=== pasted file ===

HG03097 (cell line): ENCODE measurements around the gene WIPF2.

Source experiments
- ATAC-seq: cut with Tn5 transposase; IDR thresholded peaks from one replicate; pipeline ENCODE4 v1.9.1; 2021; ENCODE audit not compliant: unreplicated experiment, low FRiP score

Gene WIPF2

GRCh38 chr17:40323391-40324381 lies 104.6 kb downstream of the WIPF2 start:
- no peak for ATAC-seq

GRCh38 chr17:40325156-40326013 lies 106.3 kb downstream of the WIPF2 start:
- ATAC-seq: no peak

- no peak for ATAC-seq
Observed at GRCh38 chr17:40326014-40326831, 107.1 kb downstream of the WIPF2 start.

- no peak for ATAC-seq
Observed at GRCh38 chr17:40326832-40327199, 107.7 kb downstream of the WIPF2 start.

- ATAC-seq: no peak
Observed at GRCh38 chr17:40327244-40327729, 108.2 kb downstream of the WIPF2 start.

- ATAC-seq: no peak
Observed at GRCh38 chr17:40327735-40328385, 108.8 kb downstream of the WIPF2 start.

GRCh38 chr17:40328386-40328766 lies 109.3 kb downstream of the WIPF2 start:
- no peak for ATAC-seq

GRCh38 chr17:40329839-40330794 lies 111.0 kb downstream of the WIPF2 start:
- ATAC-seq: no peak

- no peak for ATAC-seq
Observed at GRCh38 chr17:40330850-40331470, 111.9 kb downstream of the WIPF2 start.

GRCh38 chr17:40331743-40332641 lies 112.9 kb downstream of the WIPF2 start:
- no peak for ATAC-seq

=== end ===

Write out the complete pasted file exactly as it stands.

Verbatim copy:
HG03097 (cell line): ENCODE measurements around the gene WIPF2.

Source experiments
- ATAC-seq: cut with Tn5 transposase; IDR thresholded peaks from one replicate; pipeline ENCODE4 v1.9.1; 2021; ENCODE audit not compliant: unreplicated experiment, low FRiP score

Gene WIPF2

GRCh38 chr17:40323391-40324381 lies 104.6 kb downstream of the WIPF2 start:
- no peak for ATAC-seq

GRCh38 chr17:40325156-40326013 lies 106.3 kb downstream of the WIPF2 start:
- ATAC-seq: no peak

- no peak for ATAC-seq
Observed at GRCh38 chr17:40326014-40326831, 107.1 kb downstream of the WIPF2 start.

- no peak for ATAC-seq
Observed at GRCh38 chr17:40326832-40327199, 107.7 kb downstream of the WIPF2 start.

- ATAC-seq: no peak
Observed at GRCh38 chr17:40327244-40327729, 108.2 kb downstream of the WIPF2 start.

- ATAC-seq: no peak
Observed at GRCh38 chr17:40327735-40328385, 108.8 kb downstream of the WIPF2 start.

GRCh38 chr17:40328386-40328766 lies 109.3 kb downstream of the WIPF2 start:
- no peak for ATAC-seq

GRCh38 chr17:40329839-40330794 lies 111.0 kb downstream of the WIPF2 start:
- ATAC-seq: no peak

- no peak for ATAC-seq
Observed at GRCh38 chr17:40330850-40331470, 111.9 kb downstream of the WIPF2 start.

GRCh38 chr17:40331743-40332641 lies 112.9 kb downstream of the WIPF2 start:
- no peak for ATAC-seq